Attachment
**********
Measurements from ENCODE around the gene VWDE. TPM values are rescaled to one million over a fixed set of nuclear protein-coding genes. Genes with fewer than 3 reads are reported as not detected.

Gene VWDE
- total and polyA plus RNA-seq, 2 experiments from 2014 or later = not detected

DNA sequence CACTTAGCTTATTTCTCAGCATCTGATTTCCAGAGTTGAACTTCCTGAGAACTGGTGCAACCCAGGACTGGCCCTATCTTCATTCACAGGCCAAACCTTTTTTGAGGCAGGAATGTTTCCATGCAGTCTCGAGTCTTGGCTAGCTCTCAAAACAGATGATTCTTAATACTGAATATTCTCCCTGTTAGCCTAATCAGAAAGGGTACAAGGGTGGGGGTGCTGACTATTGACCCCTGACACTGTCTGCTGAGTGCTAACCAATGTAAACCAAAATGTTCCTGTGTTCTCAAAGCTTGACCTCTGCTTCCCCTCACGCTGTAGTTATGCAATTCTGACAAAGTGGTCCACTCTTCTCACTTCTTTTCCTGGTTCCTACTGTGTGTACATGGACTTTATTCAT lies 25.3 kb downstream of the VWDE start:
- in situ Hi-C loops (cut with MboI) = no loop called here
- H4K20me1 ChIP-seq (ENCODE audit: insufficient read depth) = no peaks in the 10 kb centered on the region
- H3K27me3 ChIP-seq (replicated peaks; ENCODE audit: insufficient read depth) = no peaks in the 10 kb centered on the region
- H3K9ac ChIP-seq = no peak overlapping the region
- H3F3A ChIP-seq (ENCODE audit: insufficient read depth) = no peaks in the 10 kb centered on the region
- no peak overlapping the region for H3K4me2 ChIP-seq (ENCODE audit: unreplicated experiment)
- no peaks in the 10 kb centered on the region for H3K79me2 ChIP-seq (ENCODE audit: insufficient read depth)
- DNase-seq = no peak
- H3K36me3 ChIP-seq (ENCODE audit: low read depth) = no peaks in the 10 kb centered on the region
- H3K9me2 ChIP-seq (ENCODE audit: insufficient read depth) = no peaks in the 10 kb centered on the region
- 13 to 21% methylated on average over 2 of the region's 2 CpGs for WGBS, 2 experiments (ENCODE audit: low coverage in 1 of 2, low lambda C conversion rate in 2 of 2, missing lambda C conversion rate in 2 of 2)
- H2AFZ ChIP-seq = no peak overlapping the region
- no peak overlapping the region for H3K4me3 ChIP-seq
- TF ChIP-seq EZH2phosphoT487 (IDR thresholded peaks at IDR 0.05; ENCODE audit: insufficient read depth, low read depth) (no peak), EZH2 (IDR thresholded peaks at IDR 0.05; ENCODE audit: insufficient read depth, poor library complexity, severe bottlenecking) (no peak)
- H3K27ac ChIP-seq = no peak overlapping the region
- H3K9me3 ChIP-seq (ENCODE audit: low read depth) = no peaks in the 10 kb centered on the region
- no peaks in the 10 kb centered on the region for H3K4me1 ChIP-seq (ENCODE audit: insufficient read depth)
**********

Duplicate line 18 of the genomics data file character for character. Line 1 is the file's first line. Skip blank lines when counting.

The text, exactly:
- TF ChIP-seq EZH2phosphoT487 (IDR thresholded peaks at IDR 0.05; ENCODE audit: insufficient read depth, low read depth) (no peak), EZH2 (IDR thresholded peaks at IDR 0.05; ENCODE audit: insufficient read depth, poor library complexity, severe bottlenecking) (no peak)